Eccella Smiles Blog
March 19, 2019
Despite persistent calls from dentists to brush and floss regularly, more than 30% of adults develop cavities. While you can’t do anything about the cavities you already have, you can help stop future dental problems.
Using a good quality toothbrush and replacing it regularly helps. Mouthwash can also prove beneficial. Let us not forget flossing.
Flossing is one of the most overlooked aspects of dental care, which is unfortunate. The benefits of flossing are many and varied. Let’s take a look at top five benefits.
1. Gingivitis Prevention
One of the more common dental conditions, gingivitis affects the gum.
A few of the typical symptoms include:
- Swollen gums
- Receding gums
- Gum bleeding after brushing
When you floss on a regular basis, it helps remove the plaque that builds up along your gums. That, in turn, helps prevent gingivitis.
2. More Effective Cleaning
Brushing your teeth works really well at knocking loose food particles and plaque on the surface of your teeth. Brushing can’t do much about the food particles that end up between your teeth. This proves especially true if you have closely packed teeth.
Flossing helps pull those particles free. It also makes it easier for water or mouthwash to rinse between the teeth.
3. Help Prevent Non-Dental Diseases
Tooth decay and gum conditions affect more than just your oral health. Research connects them with several other serious health problems including:
- Heart disease
- Respiratory illnesses
The extra few dollars you spend on floss and the few minutes you spend on flossing can yield substantial health benefits. Compared with the expense and reduction in quality of life associated with those conditions, it’s a small price to pay.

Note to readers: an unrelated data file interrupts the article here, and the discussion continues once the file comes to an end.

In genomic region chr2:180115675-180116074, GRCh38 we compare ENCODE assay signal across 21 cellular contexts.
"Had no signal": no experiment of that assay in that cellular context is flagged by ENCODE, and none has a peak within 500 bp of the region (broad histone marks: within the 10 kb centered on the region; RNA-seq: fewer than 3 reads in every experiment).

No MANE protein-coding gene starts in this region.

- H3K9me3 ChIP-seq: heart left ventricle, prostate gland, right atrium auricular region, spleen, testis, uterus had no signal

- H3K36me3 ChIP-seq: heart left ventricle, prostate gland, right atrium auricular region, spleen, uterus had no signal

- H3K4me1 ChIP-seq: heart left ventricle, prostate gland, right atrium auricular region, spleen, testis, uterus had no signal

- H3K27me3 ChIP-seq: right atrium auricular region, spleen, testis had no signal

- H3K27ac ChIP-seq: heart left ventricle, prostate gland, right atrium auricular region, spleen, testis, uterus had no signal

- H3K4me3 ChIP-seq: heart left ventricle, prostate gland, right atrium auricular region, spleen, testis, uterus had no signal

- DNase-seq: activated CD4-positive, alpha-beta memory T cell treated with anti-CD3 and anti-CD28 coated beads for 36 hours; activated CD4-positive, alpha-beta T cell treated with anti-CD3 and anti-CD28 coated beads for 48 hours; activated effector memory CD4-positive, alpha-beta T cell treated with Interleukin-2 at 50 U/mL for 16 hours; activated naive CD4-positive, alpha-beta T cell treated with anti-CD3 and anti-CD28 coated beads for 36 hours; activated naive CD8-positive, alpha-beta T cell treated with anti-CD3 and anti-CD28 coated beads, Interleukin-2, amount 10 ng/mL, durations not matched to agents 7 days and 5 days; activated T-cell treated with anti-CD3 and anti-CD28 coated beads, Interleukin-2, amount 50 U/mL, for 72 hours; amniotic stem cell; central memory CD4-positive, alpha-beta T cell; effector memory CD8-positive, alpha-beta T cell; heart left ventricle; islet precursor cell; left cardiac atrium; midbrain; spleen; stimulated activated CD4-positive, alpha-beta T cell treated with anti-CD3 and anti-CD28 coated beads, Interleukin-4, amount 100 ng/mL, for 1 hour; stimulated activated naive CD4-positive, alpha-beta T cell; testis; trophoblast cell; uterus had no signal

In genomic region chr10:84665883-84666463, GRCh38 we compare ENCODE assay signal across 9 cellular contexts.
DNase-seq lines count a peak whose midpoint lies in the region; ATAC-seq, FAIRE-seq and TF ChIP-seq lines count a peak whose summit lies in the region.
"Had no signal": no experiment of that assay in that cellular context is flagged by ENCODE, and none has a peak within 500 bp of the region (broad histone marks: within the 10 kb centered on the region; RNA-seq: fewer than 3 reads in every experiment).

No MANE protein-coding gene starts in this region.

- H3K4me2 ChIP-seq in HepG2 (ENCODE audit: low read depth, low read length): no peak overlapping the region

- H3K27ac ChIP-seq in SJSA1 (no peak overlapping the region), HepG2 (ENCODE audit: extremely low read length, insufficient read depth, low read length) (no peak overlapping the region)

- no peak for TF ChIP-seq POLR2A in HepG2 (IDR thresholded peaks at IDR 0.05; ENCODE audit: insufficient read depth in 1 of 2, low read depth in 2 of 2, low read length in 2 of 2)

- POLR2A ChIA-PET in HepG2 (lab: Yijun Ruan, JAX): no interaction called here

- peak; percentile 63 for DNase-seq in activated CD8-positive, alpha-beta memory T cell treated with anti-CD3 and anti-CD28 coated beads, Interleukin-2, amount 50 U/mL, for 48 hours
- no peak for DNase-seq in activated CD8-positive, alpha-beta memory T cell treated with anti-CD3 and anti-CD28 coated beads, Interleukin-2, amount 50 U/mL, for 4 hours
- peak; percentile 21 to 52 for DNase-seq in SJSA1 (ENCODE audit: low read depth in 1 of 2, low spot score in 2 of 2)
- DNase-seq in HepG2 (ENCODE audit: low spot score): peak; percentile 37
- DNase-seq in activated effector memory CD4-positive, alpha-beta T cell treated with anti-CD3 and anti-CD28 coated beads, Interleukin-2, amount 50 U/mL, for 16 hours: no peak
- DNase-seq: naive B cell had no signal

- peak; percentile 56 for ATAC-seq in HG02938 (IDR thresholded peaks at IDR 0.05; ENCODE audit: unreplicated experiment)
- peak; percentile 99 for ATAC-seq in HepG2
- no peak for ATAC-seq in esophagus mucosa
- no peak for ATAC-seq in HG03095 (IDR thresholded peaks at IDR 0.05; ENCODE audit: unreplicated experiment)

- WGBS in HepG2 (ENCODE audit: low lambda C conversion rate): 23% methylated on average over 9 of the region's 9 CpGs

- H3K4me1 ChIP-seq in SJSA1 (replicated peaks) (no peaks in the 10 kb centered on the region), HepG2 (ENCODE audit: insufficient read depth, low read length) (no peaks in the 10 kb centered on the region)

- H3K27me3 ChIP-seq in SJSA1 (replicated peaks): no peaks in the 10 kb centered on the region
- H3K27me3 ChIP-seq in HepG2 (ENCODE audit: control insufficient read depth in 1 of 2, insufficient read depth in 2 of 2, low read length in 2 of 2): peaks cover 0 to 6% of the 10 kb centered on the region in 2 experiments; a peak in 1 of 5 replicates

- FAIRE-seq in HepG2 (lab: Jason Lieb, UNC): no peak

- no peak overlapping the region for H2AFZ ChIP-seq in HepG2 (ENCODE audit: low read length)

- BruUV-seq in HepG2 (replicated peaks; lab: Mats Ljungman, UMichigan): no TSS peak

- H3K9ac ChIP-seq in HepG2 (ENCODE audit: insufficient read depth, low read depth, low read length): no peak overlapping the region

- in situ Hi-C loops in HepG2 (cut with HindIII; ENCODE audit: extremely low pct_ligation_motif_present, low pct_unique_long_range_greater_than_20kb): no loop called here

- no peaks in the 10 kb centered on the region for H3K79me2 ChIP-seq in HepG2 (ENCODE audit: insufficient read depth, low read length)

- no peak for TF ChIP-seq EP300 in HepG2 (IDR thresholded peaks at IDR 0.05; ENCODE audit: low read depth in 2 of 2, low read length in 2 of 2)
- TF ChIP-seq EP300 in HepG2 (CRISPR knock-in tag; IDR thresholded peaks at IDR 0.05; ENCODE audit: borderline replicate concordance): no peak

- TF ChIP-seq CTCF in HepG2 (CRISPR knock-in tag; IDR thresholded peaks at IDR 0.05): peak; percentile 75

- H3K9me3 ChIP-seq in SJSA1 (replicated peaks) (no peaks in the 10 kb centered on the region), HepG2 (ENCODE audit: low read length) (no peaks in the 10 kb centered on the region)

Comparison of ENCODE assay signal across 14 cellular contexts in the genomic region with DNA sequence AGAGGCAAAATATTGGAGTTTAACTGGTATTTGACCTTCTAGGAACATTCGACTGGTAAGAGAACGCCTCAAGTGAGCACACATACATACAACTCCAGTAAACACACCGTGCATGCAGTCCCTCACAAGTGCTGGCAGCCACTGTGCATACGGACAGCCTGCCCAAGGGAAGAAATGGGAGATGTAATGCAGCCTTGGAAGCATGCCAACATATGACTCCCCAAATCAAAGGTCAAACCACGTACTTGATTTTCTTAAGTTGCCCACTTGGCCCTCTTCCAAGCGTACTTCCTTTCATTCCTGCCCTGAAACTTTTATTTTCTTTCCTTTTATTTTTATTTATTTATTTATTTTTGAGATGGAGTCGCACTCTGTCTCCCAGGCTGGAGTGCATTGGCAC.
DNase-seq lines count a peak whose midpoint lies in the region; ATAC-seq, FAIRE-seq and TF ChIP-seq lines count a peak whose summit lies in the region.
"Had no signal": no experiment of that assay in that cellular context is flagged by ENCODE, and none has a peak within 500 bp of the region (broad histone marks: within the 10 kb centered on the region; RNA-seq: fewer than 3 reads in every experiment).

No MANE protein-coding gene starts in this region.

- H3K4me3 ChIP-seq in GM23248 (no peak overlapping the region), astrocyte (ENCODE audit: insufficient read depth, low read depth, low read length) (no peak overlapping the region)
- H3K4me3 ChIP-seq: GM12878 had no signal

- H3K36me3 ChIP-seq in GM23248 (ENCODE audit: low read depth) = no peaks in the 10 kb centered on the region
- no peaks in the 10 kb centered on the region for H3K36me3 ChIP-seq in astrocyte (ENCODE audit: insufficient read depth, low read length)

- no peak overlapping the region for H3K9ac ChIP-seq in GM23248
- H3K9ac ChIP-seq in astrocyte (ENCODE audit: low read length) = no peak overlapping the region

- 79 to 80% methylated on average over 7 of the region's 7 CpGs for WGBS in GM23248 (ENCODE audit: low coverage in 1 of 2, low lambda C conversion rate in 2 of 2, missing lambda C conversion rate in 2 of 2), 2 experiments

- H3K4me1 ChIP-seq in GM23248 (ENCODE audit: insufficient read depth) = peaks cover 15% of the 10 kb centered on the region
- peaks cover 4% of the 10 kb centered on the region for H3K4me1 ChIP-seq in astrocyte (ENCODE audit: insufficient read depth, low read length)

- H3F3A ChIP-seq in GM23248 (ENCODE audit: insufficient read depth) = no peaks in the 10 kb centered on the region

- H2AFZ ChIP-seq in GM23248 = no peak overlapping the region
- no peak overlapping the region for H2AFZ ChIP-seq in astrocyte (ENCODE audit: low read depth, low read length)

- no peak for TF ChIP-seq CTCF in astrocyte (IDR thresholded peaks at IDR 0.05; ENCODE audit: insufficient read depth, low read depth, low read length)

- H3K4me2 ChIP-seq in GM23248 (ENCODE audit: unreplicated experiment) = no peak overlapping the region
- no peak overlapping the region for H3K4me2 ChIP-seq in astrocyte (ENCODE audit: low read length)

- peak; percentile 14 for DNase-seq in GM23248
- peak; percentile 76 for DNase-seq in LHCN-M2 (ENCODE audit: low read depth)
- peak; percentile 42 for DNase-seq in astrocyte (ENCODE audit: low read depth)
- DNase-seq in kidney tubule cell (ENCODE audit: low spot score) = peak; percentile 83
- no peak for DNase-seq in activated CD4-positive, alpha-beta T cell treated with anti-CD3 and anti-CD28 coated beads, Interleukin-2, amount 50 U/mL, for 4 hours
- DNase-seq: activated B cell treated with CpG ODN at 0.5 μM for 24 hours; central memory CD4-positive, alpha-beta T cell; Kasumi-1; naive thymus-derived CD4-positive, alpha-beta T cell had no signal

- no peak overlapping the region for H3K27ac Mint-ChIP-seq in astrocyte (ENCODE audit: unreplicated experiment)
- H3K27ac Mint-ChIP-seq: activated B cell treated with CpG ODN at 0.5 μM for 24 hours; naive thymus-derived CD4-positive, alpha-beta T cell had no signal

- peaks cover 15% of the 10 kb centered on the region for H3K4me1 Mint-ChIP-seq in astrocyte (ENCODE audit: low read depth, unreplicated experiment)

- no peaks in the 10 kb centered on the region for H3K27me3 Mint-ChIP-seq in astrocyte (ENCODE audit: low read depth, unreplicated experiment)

4. Helps Prevent Bad Breath
Almost everyone has a bad breath day. Maybe you ate that onion bagel on the way into work or just didn’t take your time brushing.
One of the big causes of bad breath, though, is food particles decaying between your teeth. Flossing knocks them loose and helps ensure your breath smells good every day.
5. Protects Your Veneers
Many people get porcelain veneers for cosmetic and practical purposes. Veneers can make your teeth slightly longer for a solid bit. They can also help cover discoloration or slight unevenness.
They will start to break down the way natural enamel breaks down without the proper attention. Flossing helps protect your veneers the same way it protects your teeth.
Parting Thoughts on the Benefits of Flossing
There are many benefits of flossing beyond simply prying loose a bit of popcorn kernel. Although, that is often a welcome benefit.
It makes brushing and mouthwash more effective. It keeps your breath smelling fresh. Flossing also helps preserve your veneers, making them a better long-term investment.
You also enjoy several health benefits. Flossing helps protect you from basic tooth decay and gingivitis. It also reduces the odd of other health problems associated with tooth problems and gum diseases.
Eccella Smiles offers a full range of dental services, from general and cosmetic to restorative dentistry. For questions or appointments, contact Eccella Smiles today.
March 15, 2019
Flossing is one of the most important habits for maintaining excellent oral hygiene. It helps clean your teeth and protects your gums from the nasty diseases caused by plaque.
But if you have braces, you may find regular flossing to be a challenge.
But don’t stress! We’re here to help walk you through it.
Keep reading to learn all about flossing with braces and how to get it right. Let’s get started!
Which Flossing Tools Are Best?
Before you get started, it’s important that you select the right kind of floss. Look for a waxed dental floss or an option that advertises a smooth glide.